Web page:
H.E. Mr Benatou ZIANE, Minister of Energy Transition and Renewable Energy of Algeria noted in a statement read on his behalf by Mr CHABANE Merouane, Permanent Secretary, that Africa needs to diversify its energy sources and liberate itself from the dependency on hydropower, to guarantee energy security for the future generations for the development of an economy which is based on a model that is aligned with socio-economic needs, promote equality, employment creation and responds to Africa’s energy challenges. “Algeria has already started working on a policy framework for a new energy model, to balance a local energy mix which is favourable for transition and reducing emission by 2030. We are also working on developing renewable energy by increasing 15 GW by 2035’’ he stressed.
In their panel discussion H.E Hon. Dr Matthew Opoku Prempeh, Minister of Energy of Ghana, Mr Jean-Paul Adam, Director Technology, Climate Change and Natural Resources Management of UNECA, Mr. Henry Paul Batchi Baldeh, Director Power System Development at AfDB, and Mr Mamadou Diakhité, Acting Head of Division for Environmental Sustainability at AUDA-NEPAD highlighted the following:
- Africa need to be realistic in choosing the energy transition pathways which address her unique requirements/circumstances;
- Enhancing policy, legislation and implementation approaches across the national, regional and continental levels, to enable a favourable environment for development;
- Leapfrog into the green development space without ignoring Africa’s infrastructure development and industrialisation ambitions;
- Develop bankable projects to scale up access to funding and investment;
- Adopt a mix of energy solutions to address the needs of each country including solutions to high tariffs and accessibility to sustainable energy options;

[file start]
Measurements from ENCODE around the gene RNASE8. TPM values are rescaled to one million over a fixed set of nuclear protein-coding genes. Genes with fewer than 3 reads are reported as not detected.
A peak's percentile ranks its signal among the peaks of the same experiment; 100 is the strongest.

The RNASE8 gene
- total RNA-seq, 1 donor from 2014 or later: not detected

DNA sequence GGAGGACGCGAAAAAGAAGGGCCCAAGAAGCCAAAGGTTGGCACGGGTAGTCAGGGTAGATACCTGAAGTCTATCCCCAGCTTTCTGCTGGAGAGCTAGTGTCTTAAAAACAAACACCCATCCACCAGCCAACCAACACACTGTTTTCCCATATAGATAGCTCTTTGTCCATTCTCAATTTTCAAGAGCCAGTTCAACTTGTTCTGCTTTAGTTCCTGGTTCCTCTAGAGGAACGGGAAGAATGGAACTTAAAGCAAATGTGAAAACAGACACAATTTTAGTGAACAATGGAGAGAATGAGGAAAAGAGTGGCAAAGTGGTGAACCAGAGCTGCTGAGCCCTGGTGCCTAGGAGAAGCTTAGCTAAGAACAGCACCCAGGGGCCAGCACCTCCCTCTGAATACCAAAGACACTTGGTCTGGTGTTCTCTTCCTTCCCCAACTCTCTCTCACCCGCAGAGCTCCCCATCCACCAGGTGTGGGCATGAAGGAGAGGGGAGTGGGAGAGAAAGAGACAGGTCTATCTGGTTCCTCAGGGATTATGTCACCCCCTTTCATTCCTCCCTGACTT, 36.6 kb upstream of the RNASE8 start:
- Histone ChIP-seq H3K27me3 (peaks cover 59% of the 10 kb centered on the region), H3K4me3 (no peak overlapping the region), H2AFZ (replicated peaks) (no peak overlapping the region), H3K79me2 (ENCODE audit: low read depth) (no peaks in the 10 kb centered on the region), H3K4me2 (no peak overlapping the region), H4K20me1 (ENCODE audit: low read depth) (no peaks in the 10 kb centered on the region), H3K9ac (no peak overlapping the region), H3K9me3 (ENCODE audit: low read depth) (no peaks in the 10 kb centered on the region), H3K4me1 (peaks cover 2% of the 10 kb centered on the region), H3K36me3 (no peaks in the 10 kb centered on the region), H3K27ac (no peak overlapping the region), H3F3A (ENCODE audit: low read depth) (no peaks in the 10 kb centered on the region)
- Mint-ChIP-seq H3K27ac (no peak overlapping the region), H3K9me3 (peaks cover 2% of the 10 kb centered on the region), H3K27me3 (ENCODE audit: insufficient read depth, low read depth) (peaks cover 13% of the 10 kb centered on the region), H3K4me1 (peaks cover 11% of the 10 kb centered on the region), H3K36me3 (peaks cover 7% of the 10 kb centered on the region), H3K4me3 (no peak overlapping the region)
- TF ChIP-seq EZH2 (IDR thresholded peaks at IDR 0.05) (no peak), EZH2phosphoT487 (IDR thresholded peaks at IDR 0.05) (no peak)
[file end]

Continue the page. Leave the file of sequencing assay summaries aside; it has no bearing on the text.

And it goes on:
- Promote energy efficiency which is necessary for energy transition;
- Focus on building energy infrastructure and strengthening transmission corridors.
The African Union together with its various development agencies and partners have taken concrete actions by developing continental development programmes and projects such as, improving infrastructure to increase regional power system network by 2040, stimulating and expanding energy markets by providing evidence-based policy advice to member states and ensuring that frameworks and strategies which will enhance technology transfer, technical capacity building at the continental and national level are adopted and strengthened. Mobilising adequate financing to accelerate the energy transition agenda in Africa is also one of the challenges that the Commission has focused its attention.
Notes to Editor
About energy transition position in Africa
Africa’s pursuant development agenda on the provision of sustainable energy at the continental level is driven by the AU Agenda 2063 that “Africa’s energy system shall be based on renewable clean energy sources, supported by strong and localised manufacturing sector” and SDG 7 of the UN vision 2030 to, ‘‘ensure access to affordable, reliable, sustainable and modern energy for all’’.
In recognition of the importance to develop non-conventional energy resources in Africa, ensuring the preservation and lowering of Africa’s CO2 emissions, while developing its abundant energy resources, Africa ought to adopt an energy sector transition that is socio-economic viable, efficient and adaptable.
It is with this view that the African Energy transition programme blueprint for AFREC which aims to provide a clear understanding of transformations of the energy system needed in the short, medium and long term. It will chart a path to achieve the viable energy transition required, by identifying frameworks to support the development of sectoral and technological detailed, policy-relevant and country-driven strategies consistent with the national development agenda and the Paris Agreement goal.
For further information please contact:
- Ms Ndahafa Nakwafila, Communication and Information Specialist | African Energy Commission (AFREC) | African Union | E-mail: NakwafilaN@africa-union.org|Tel: +213 23 45 9198 | www.au-afrec.org I Algiers | Algeria | E-mail: firstname.lastname@example.org | Follow Us: Facebook | Twitter | Instagram | LinkedIn@African Energy Commission
- Molalet Tsedeke I Information and Communication Directorate I African Union Commission I E-mail: DIC@african-union.org I Website: www.au.int I Addis Ababa | Ethiopia